“One Step [Day] At A Time”

In 2019 I sat in a musty church attic in downtown Savannah, GA staring at a large wall of text with, what seemed like, uninspired quotes from people who must not have had any semblance of poetry. What I did not know at the time was that while the phrase “One Day at a Time” is simple, it is highly effective in conveying an exact course of action for most of my problems in life. Life is simple; it is human beings who make it complex (mostly in the 8-inches between our ears) and reverting back to mundane and lackluster quotes of “Keep the main thing the main thing” or “One Day at a Time” is a short reminder of how to take complex situations and analyze them in a straightforward light. One step at a time; it can be long and it can be painful but you can always take another step. That is how you thru-hike and climb mountains; That is how you recover from addiction.

Into the Woods

My name is Pat and I am a Dad, Pilot & most importantly sober and in recovery. I grew up in just north of Cape Cod, MA in the 90’s fascinated with the 2.5 acres of woodland area behind my parent’s house. I spent a lot of time exploring what seemed like endless dense forest and became fixated on the silence and space the outdoors provided. I was fortunate enough to grow up with two very loving parents who enrolled me in every sports activity a child could reasonably do and despite the invention of Nintendo 64 my parents ensured I was outside and exploring at every chance. In the fourth grade my mother, an avid reader and oceanographer in another life, introduced me to Mt. Everest and the adventures of George Mallory and Sir Edmund Hillary. I became enamored with the idea of human beings climbing large, seemly impossible mountains; so much so that for my “dress like a celebrity” day at school that year I borrowed my grandfather’s old skiing poles from 1940 and an oversized faux-fur coat from the Goodwill store and went to school as the lost George Mallory; albeit about a foot shorter than the man himself. That time in my childhood never left me, as I continued to age, interest changed, new technology was developed and I prepared for college, my love affair with grand mountains never left.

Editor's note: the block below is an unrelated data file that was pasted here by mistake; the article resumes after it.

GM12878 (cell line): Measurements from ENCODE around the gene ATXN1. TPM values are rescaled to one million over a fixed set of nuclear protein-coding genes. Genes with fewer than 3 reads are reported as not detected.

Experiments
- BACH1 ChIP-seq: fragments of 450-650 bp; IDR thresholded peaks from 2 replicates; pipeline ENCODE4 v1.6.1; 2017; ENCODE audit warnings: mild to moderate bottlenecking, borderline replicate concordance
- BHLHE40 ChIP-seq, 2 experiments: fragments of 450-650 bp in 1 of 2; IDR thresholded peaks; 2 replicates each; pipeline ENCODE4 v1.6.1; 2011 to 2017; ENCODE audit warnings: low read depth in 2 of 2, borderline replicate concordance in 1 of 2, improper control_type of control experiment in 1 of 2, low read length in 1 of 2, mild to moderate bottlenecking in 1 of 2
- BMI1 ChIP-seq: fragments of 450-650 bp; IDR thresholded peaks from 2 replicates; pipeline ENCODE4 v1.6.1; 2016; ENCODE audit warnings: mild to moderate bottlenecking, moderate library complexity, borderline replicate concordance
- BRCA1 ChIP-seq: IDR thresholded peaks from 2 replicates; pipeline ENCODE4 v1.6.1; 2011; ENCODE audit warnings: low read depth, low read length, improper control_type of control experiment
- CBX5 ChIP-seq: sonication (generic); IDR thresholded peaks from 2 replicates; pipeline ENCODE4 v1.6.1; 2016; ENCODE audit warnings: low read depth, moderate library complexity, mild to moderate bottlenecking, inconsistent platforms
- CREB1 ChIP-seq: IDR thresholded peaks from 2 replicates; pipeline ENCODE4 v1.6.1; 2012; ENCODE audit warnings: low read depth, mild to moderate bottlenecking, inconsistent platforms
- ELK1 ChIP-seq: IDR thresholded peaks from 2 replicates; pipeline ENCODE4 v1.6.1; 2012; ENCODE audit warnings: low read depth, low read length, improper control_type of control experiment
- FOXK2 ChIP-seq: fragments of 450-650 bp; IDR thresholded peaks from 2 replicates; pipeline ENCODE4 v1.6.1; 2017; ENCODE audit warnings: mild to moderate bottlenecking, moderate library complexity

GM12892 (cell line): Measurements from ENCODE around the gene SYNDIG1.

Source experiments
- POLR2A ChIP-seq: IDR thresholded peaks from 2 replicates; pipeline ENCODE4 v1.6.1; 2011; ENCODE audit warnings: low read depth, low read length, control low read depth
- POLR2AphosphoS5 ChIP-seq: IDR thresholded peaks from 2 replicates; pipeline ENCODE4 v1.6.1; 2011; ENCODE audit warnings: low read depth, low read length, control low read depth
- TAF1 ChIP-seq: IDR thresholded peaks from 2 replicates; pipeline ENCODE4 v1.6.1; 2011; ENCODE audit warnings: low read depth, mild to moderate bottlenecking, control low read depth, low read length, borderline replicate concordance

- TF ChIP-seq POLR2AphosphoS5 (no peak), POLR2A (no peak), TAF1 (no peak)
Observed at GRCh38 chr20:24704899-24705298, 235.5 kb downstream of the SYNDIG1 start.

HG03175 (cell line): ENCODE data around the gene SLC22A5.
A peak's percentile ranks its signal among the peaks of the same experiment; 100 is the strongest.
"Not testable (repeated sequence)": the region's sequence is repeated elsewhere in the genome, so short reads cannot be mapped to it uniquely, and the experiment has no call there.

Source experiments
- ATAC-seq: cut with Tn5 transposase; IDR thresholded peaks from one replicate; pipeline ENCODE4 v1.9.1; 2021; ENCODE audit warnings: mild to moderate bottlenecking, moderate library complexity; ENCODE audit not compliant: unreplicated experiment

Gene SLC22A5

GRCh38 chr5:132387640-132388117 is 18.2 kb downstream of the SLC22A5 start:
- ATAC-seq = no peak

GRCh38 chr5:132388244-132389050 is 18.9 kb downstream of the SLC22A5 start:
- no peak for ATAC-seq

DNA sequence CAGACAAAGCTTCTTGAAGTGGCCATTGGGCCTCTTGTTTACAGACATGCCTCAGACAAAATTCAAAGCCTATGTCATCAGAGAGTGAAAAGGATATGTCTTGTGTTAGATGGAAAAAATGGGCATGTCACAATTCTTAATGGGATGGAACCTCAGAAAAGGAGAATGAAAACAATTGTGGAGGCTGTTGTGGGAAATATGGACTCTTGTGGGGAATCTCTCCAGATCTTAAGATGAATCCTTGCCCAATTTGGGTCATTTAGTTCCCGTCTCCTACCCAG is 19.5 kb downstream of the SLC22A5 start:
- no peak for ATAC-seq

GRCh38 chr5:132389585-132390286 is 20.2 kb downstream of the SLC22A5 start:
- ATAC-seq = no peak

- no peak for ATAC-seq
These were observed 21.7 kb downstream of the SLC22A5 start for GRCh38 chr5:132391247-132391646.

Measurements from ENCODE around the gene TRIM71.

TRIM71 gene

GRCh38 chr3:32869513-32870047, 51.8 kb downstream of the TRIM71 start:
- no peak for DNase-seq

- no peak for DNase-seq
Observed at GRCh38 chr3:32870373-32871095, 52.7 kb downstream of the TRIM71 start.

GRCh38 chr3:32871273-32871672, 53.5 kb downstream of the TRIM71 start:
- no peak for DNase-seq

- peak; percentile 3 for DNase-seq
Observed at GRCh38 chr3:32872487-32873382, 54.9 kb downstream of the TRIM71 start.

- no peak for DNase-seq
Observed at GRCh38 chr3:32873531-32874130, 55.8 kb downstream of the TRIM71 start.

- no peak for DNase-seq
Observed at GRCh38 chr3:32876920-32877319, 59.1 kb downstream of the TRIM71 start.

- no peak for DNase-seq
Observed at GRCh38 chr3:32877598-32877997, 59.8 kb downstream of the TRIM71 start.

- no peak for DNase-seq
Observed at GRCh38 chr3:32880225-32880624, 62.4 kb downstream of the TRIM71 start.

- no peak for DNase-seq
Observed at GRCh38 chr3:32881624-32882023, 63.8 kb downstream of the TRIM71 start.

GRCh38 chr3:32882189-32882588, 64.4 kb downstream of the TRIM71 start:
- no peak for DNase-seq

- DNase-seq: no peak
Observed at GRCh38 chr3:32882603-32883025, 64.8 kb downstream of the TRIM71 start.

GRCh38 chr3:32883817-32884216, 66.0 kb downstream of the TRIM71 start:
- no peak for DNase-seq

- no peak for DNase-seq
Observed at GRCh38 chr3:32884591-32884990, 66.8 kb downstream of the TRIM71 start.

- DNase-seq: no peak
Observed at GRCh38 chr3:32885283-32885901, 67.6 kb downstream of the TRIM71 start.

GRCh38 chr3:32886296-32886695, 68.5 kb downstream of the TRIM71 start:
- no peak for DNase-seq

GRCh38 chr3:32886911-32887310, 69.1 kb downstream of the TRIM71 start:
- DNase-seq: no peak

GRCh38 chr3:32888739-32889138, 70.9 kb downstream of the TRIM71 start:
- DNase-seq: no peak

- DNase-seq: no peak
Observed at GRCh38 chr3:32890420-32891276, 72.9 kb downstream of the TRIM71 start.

Lost in the Woods

As I grew into adulthood life became busy. My career had pulled me to many different locations and the long and often high-stress environment led to an increase in weekend parties and a lot less time in the outdoors. I surmised, at the time, that this was what being an adult was like; a mortgage, a job, drinking the weekends away with friends, rinse and repeat. As this cycle continued I felt an increasing detachment from who I wanted to become vs. who I was. This led to years of struggling to find an identity in a world I did not completely understand instead of looking inward on what I wanted my identity to be. I will save you the drunk-a-log however in 2019 I put the cork back in the bottle and started my journey of recovery.

Above Treeline

Science has said that when someone enters recovery, their brains pickup somewhere around when they started with their addiction, almost as if the light switch is turned back on. Thankfully for me, that time coincided with a deep passion for skiing and alpinism. At the time, I was lucky enough to have the support of friends who suggested and, even accompanied me to start hiking in the Blue Ridge Mountains. From the moment I stepped into Table Rock State Park I felt home for the first time in decades. Now, it is my opinion that alcoholics/addicts are THE most tenacious and hard-working individuals I have ever met. The fortunate gift people in recovery were given is that we do everything alcoholically and for me, this was a white-hot pursuit of exploring the outdoors.


To the False Summit

I never want to reach the summit. Composer Gustav Mahler once wrote:

“When I have reached a summit, I leave it with a great reluctance, unless it is to reach for another, a higher one”

The end of every climb or thru-hike leaves me wanting the next grand adventure. I prefer to think that every time I complete a goal, even in my normal, mundane life, that it is not the summit but the false summit, that way I know while I have reached an important point, I still have miles to go. What do I do? I bet you can guess.

One Step At A Time.


Thank you for reading. This is my first blog I have ever written and as such, I welcome any feedback! My personal contact information is on my author page and I welcome any criticism or feedback.

I hope you stick around, as a weekend warrior I have quite a few interesting climbs/hikes this summer and would love to share them with you!

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Comments 2

  • Jen : Apr 7th

    Congratulations! Beautiful story. One day at a time indeed. Best wishes on your journey!

  • Maureen : Apr 7th

    Today’s GRATITUDE is the stepping stone from our past trials, present understanding, and future growth. The journey never ends. We learn, we forgive and we expand our lives to appreciate each moment. “Keep on, keeping on”. Peace….


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